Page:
• There was significant vinyl colour degradation. The white vinyl turned yellow, the blue became faded and dull in colour and the black faded slightly but was least affected by the high chlorine concentration.
  • High chlorine concentration caused pronounced wrinkling of the vinyl.

The studies revealed that the combination of high chlorine concentration and low pH caused greater wrinkling of the vinyl than low pH alone. Also, regardless of the adverse effect of high chlorine and low pH, the vinyl did remain functional as a liner.

Chemical Bleaching

After an incident of unexplained bleaching in a vinyl, swimming pool liner, a series of experiments were conducted to determine the bleaching effect of various common chemicals used in swimming pool water care.

Of the common chemicals used, only 90% available chlorine trichlorisocyanurate caused bleaching of the liner on its own. It bleached five out of six vinyl film strips with a large bleached cloud. According to the tests, this material will bleach vinyl in both granular and tablet form.

The laboratory procedure used was drastic and designed to grossly exaggerate any condition which would occur in an actual swimming pool under normal conditions.

In chemical mixture tests where several chemicals were mixed in applications, it was noted that a reaction between the chemicals produced effervescent bubbles and a cloud in the water as soon as they were added to the water in a beaker.

Results of the bleaching tests provided these conclusions:

a) Contamination of ACL 60 or calcium hypochlorite, even with minute quantities of the other chemical, may result in the bleaching of many vinyl films if the mixture comes in direct contact with the film.

b) A mixture of calcium hypochlorite and sodium bisulphate (dry acid) may result in bleaching of vinyl films if the mixture comes in direct contact with the film.

c) Most uncontaminated common chemicals used in swimming pool water care will not materially affect the colour of vinyl films used as swimming pool liners.

d) The tests confirm that trichlorisocyanurate in granular or tablet form may bleach most vinyl liners if it comes in direct contact with the film.

e) Some vinyl films are more resistant to chemical bleaching than others.

The tests give another reason for warning the user of swimming pool chemicals to take extreme care not to mix any chemicals in a dry state. A mixture can explode due to the reaction between two chemicals, and bleaching of the liner can result if the mixture is added to the pool and allowed to remain in direct contact with the liner.

Recommendations For Care Of Vinyl Lined Swimming Pools

1. Maintain proper water balance:

(a) pH in the 7.2 to 7.6 range.

(b) Total alkalinity in about 100 ppm.

(c) Calcium hardness: 100 ppm minimum.

2. Maintain free chlorine residual between 1.0 and 1.5 ppm. If free chlorine drifts below 1.0 ppm algae and bacterial growth can take hold more easily and may cause staining of the vinyl liner.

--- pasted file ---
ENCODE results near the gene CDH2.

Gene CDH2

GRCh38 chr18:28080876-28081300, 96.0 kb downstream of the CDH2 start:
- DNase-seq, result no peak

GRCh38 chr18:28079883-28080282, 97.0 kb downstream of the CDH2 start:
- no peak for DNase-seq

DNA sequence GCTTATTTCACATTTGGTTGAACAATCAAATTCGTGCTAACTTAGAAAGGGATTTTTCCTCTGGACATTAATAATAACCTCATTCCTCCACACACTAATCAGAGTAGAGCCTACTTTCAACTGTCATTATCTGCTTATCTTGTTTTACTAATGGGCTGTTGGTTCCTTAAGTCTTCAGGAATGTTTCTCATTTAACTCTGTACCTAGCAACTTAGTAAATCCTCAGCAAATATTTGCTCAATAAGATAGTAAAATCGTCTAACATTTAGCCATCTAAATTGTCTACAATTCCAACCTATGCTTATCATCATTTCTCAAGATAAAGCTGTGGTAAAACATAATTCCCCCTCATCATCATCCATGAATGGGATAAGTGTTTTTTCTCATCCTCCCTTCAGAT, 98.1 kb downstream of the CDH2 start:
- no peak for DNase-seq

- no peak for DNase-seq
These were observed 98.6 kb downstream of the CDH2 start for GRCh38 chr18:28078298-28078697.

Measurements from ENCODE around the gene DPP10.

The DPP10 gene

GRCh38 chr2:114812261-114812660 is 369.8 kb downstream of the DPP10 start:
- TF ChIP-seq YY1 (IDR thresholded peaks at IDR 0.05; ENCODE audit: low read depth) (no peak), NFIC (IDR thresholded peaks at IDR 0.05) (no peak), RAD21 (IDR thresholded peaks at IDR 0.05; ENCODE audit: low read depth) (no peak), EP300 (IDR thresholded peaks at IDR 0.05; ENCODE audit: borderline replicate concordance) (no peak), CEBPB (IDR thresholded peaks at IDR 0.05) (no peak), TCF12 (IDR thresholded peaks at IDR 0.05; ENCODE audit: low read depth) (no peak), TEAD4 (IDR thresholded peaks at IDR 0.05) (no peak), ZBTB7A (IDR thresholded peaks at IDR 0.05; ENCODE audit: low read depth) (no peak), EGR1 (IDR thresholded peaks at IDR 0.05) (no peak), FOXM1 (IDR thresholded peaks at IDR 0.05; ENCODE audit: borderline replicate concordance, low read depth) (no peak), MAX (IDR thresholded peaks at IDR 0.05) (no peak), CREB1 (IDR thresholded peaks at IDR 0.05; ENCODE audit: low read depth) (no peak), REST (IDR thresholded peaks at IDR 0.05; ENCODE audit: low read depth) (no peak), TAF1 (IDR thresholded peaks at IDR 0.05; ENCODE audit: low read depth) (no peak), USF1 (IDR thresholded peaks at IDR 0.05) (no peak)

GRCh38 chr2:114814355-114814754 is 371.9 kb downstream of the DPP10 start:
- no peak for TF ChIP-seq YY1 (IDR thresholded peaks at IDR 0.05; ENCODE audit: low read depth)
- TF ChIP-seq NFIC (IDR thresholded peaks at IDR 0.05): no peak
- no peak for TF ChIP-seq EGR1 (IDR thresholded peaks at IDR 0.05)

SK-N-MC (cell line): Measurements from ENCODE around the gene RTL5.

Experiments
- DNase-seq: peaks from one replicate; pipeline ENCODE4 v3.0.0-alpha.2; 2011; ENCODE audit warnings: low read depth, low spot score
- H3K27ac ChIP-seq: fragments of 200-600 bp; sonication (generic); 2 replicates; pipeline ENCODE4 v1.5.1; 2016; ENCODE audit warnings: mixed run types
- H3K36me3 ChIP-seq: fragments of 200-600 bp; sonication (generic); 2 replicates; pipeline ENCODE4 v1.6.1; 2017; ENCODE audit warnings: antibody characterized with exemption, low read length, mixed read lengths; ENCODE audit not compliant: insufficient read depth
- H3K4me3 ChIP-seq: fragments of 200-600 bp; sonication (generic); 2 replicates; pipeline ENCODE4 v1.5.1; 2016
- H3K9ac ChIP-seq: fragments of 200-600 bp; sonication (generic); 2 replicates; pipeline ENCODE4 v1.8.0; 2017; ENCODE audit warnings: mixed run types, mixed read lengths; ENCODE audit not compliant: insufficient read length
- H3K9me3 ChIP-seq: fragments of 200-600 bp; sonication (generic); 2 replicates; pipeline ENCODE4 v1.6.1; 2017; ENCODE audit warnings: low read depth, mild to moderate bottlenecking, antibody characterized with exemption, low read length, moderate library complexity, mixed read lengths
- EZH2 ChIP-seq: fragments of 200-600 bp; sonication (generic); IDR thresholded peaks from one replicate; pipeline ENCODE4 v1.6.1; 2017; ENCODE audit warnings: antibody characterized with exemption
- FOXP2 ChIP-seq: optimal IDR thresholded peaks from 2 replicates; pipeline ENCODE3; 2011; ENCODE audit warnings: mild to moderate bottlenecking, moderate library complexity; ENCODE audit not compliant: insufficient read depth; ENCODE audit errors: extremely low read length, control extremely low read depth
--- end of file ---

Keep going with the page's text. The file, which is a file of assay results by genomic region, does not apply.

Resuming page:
3. A low pH of less than 7.0 should be especially avoided, since it can cause liner to form wrinkles and with a greater probability if the water is not stabilized with cyanuric acid. For this reason it is recommended that all vinyl lined swimming pools be routinely stabilized with cyanuric acid and that a minimum of 25 ppm be maintained.

4. Avoid using hydrochloric (muriatic) acid for pH adjustment*. This acid will chemically attack the print pattern on the liner and in time will make it more susceptible to wearing off due to abrasion.

*The exception is the use of hydrochloric acid for total alkalinity reduction, since much of the acid is consumed in the process.

5. Test for the presence of dissolved metals in pool water. Dissolved metals may cause staining of the vinyl liner directly or may combine with calcium hardness and form discoloured deposits on vinyl liner. Follow manufacturer’s recommendations concerning the use of chelating materials to inactivate dissolved metals.

6. Chemicals should never be mixed together and added to the pool water at the same time. Certain combinations of the chemicals that individually will have no effect can cause bleaching of the liner if concentration is allowed to remain high in the vicinity of the liner. Always allow a chemical to disperse throughout the pool by means of water recirculation, before adding asecond chemical.

7. Never close a pool without circulating the pool water for several hours after the final addition of chemicals. Even liquid chlorine can concentrate in the deep end and cause liner bleaching, if not sufficiently blended with the rest of the pool water.

8. Use a well fitting winter pool cover that is tightly sealed around the entire perimeter of the pool to prevent accumulation of debris such as leaves, worms, etc. during the winter period. Organic matter has the potential to cause staining and/or bleaching of vinyl liner.